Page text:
A simple story told with economy, "Wadjda" is a notable example of old-school, humanistic filmmaking. It's also genuinely groundbreaking: the first feature shot entirely in Saudi Arabia, and the first film directed by a Saudi woman.
Handsomely made and well-acted, Haifaa Al Mansour's film focuses on an independent-minded 10-year-old girl and has an unmistakable feminist theme, but it's in no way sentimental or sanctimonious.
The title character (played outstandingly by Waad Mohammed) is enough of a free spirit to listen to pop music at home and wear tennis shoes to her conservative school, much to the dislike of her scowling principal (Ahd). When her good pal Abdullah (Abdullrahman Al Gohani) acquires a bicycle, she wants one, too, mainly so she can beat him in a race.
Her mother (Reem Abdullah) won't hear of it -- by custom, girls simply don't ride bikes. Wadjda decides to buy one on her own, but her money-making schemes fail. She hits on the idea of entering the school's Quran-reciting contest, which offers a cash prize and also promises to put her in good with the principal, who considers her a rebel.
Mom has her own issues. She's a teacher, but, because a woman can't drive herself to work, she has to contend with a cantankerous male chauffeur. More importantly, since she's unable to bear another child, she's afraid her husband (Sultan Al Assaf), who wants a son, will take a second wife.
Without hectoring, the film makes numerous points about the status of women of all ages in Saudi Arabia. Exhorting Wadjda to speak modestly, the principal tells her, "A woman's voice is her nakedness."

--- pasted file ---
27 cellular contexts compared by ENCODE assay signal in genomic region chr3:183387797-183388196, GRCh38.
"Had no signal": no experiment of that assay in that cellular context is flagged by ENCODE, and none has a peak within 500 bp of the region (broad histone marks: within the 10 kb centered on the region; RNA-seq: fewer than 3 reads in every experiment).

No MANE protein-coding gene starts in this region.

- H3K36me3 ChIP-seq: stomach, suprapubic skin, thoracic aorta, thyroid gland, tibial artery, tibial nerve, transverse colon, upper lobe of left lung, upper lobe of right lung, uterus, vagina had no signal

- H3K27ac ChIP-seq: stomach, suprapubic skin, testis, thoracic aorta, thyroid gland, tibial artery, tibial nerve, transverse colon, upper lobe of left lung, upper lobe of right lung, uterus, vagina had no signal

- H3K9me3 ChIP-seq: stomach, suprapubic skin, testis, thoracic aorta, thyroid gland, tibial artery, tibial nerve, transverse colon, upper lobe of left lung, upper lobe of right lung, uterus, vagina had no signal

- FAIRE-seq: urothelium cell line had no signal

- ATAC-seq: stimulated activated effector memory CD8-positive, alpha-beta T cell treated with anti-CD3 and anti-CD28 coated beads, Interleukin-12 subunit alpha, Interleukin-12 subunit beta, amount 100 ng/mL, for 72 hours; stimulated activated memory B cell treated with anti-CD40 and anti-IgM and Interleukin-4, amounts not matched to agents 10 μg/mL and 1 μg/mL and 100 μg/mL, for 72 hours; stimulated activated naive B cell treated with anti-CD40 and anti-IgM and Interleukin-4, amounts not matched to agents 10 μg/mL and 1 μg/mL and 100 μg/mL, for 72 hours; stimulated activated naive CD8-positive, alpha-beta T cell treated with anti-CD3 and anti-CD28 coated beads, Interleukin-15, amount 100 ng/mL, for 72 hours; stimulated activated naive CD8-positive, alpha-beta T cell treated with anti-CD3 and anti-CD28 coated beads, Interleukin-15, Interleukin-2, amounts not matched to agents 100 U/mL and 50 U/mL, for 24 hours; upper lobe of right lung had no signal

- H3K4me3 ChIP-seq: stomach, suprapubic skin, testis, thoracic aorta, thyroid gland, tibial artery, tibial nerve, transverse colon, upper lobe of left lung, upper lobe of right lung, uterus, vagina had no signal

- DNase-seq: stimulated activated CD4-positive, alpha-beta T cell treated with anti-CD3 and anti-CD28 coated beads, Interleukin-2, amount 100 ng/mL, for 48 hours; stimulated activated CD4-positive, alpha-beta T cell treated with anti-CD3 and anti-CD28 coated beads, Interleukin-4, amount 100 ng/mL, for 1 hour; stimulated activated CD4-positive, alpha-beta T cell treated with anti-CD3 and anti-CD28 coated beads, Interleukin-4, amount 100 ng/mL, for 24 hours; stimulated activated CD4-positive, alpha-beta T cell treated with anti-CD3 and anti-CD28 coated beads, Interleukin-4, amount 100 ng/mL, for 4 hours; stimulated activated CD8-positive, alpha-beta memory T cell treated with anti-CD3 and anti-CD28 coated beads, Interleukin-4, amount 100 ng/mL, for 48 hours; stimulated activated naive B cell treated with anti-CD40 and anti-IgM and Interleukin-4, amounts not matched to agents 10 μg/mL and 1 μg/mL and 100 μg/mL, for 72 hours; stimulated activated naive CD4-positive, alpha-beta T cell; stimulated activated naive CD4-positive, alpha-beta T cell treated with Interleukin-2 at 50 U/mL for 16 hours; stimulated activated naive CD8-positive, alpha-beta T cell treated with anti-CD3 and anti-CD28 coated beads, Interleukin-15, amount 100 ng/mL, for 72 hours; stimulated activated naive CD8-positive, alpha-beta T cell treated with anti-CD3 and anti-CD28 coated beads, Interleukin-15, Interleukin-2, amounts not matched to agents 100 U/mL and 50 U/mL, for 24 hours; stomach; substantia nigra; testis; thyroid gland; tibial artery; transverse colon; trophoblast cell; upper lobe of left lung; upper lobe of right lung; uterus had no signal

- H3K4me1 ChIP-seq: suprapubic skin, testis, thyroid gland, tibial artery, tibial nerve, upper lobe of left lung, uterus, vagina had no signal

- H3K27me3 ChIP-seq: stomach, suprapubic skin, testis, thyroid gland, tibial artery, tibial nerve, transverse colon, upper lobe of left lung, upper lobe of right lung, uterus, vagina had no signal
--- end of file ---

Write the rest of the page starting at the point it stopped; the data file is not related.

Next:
Any overt sign of a girl's emerging womanhood must be kept far from the male gaze, and an air of sexual repression permeates the school. Yet Wadjda and some of her peers still engage in what to Westerners would be mild acts of disobedience. They are perhaps allowed the smallest bits of slack because of their age, but for adult women, things are more difficult.
The female-run school also suggests that women have at least some complicity in their own repression, but the film even accords the stiff-necked principal a measure of sympathy.
Wadjda is well aware of the gender obstacles, but is never beaten down. She refuses to deny her friendship with Abdullah, who clearly admires her high spirits.
While the film quietly makes many telling points about a heavy-handed culture, it also gives us something positive in the end, the possibility of change. There is decided hope for the future in young people like this.
In Arabic with English subtitles.
(Walter Addiego is a San Francisco Chronicle staff writer. Email firstname.lastname@example.org.)
(Distributed by Scripps Howard News Service, www.shns.com.)